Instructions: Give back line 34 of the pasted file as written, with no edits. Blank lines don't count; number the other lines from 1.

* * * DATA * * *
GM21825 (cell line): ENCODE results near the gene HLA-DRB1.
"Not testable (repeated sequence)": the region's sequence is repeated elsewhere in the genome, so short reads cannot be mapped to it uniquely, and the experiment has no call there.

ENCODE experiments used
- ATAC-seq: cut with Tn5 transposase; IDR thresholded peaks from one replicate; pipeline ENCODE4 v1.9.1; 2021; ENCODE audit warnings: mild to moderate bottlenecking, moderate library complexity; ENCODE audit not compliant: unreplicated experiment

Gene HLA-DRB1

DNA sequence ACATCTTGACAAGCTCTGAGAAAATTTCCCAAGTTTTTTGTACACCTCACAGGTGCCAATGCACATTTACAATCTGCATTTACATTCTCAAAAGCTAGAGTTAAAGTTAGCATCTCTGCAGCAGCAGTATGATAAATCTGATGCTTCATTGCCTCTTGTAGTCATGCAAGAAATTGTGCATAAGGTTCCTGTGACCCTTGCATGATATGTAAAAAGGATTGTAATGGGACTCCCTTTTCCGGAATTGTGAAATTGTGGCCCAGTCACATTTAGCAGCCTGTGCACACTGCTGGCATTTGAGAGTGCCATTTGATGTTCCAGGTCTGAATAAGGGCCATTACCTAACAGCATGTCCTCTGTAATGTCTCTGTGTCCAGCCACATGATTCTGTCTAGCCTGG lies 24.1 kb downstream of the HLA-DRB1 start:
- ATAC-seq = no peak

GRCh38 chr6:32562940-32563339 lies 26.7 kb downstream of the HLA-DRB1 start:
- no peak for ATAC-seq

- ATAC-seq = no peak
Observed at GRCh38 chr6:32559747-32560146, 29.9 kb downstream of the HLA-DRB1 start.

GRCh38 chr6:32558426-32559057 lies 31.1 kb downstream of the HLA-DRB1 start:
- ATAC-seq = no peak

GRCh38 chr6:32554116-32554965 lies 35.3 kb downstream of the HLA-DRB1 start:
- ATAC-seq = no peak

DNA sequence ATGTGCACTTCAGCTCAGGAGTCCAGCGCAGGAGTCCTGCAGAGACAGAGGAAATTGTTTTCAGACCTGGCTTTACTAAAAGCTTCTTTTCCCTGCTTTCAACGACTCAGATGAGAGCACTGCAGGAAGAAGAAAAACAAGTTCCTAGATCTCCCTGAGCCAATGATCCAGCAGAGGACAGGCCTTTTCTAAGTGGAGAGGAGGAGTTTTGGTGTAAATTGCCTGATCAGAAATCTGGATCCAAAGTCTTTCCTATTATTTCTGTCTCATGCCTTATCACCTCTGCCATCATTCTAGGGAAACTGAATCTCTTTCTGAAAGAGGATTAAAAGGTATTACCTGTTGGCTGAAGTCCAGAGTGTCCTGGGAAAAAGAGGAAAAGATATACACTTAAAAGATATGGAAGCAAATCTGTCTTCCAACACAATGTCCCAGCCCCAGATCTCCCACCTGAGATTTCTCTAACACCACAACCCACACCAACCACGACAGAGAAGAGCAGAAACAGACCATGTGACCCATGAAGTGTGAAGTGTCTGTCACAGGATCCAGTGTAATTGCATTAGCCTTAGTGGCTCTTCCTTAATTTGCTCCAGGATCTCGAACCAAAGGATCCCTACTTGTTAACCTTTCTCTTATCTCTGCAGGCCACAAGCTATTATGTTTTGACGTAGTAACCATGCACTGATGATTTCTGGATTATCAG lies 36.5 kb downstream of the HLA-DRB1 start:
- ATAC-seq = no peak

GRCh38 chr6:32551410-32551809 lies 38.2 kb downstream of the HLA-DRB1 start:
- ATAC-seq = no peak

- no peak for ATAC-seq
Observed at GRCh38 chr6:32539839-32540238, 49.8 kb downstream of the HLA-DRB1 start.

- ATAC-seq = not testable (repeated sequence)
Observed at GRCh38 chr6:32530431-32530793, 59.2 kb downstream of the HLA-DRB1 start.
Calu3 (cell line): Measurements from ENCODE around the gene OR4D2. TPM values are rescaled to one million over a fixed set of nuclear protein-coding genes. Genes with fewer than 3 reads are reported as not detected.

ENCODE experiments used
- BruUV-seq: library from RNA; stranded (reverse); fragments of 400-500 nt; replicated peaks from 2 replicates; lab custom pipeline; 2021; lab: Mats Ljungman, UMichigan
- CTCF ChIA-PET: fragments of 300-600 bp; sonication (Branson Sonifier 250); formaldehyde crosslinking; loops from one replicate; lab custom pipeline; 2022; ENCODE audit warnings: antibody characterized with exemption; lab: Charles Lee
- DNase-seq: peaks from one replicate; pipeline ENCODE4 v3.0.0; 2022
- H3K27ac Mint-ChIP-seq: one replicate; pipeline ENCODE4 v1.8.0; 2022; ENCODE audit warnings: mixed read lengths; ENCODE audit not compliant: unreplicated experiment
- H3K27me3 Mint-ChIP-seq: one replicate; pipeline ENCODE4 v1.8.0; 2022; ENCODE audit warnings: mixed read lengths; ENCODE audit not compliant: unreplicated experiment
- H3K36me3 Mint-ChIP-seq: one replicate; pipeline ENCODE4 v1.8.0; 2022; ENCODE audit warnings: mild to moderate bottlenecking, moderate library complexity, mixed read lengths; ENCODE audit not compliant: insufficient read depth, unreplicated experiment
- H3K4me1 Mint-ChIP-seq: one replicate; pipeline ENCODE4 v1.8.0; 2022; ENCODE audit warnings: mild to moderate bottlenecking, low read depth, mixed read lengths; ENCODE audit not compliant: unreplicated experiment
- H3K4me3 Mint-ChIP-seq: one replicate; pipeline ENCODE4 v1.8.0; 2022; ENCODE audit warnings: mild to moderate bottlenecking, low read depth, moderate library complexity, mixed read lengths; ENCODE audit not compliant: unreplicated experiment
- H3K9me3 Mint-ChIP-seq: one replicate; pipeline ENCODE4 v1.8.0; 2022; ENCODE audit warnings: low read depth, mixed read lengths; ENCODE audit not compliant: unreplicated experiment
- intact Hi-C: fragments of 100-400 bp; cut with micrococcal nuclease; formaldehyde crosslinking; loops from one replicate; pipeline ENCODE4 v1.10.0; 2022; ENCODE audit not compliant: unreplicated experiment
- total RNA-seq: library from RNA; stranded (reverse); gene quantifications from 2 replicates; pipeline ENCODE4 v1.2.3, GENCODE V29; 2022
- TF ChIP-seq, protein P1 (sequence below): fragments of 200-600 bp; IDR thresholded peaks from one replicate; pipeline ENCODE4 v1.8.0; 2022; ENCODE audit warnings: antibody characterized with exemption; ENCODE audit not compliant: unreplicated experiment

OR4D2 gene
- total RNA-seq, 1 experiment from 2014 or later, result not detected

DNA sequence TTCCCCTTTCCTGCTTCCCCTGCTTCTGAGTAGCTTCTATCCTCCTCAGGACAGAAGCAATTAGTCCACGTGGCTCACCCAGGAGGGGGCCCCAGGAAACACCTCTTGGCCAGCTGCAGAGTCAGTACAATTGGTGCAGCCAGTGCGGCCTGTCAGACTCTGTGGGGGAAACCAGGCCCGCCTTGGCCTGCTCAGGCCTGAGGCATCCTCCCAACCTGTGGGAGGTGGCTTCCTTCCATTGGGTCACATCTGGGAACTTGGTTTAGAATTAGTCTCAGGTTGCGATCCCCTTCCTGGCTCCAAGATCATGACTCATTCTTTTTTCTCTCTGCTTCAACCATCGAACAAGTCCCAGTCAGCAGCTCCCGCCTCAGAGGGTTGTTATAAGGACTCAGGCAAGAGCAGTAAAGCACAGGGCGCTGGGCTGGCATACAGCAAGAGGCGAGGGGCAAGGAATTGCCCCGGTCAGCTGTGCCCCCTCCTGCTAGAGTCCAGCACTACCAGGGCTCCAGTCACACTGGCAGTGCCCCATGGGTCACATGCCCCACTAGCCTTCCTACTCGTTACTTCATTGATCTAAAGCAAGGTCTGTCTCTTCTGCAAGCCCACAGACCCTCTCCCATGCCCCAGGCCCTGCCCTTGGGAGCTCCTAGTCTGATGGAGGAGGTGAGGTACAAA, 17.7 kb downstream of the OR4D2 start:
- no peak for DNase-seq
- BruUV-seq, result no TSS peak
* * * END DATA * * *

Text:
- H3K9me3 Mint-ChIP-seq: one replicate; pipeline ENCODE4 v1.8.0; 2022; ENCODE audit warnings: low read depth, mixed read lengths; ENCODE audit not compliant: unreplicated experiment